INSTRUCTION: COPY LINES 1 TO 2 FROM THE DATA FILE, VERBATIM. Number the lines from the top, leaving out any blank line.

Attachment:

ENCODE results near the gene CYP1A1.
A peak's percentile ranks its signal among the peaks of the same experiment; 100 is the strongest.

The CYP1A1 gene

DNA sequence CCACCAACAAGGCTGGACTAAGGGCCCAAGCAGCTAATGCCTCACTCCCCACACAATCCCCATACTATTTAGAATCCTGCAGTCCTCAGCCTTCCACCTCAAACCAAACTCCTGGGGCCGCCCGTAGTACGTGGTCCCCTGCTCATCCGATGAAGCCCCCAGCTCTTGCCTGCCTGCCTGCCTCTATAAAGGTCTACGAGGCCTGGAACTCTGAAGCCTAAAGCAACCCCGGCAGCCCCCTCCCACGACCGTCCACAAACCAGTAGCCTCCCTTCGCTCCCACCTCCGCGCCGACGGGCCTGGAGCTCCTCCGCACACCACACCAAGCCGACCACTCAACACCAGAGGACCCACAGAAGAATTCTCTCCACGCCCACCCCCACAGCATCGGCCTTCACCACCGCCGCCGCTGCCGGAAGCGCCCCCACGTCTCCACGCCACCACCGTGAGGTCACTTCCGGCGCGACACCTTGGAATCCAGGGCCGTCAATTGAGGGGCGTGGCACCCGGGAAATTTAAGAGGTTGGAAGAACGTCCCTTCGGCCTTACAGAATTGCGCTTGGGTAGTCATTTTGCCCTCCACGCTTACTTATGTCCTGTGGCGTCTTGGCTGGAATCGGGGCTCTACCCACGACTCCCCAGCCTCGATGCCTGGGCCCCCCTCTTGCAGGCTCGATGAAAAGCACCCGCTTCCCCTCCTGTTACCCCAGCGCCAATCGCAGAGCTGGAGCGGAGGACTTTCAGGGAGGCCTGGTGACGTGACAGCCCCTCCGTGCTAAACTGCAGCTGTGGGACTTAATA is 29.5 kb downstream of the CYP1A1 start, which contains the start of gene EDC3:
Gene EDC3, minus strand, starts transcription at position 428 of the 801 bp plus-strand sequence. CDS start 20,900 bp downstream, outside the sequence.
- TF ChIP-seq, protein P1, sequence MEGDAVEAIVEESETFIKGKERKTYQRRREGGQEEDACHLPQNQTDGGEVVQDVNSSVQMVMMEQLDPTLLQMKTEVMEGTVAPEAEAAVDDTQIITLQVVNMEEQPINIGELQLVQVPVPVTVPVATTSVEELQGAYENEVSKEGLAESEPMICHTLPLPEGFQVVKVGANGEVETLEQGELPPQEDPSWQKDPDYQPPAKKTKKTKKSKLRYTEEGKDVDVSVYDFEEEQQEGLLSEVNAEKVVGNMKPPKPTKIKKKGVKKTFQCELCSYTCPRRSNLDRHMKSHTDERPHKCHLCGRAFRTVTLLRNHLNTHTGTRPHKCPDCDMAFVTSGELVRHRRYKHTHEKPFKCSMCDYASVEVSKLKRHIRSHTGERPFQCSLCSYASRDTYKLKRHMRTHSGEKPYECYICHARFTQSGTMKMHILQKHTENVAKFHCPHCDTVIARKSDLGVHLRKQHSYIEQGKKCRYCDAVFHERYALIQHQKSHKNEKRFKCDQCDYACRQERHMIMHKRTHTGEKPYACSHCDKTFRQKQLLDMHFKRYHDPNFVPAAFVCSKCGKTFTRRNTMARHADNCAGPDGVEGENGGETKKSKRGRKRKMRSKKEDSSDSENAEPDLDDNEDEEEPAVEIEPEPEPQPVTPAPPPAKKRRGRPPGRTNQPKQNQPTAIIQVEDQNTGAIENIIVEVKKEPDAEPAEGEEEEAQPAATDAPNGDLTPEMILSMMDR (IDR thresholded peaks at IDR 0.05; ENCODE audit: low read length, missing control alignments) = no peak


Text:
ENCODE results near the gene CYP1A1.
A peak's percentile ranks its signal among the peaks of the same experiment; 100 is the strongest.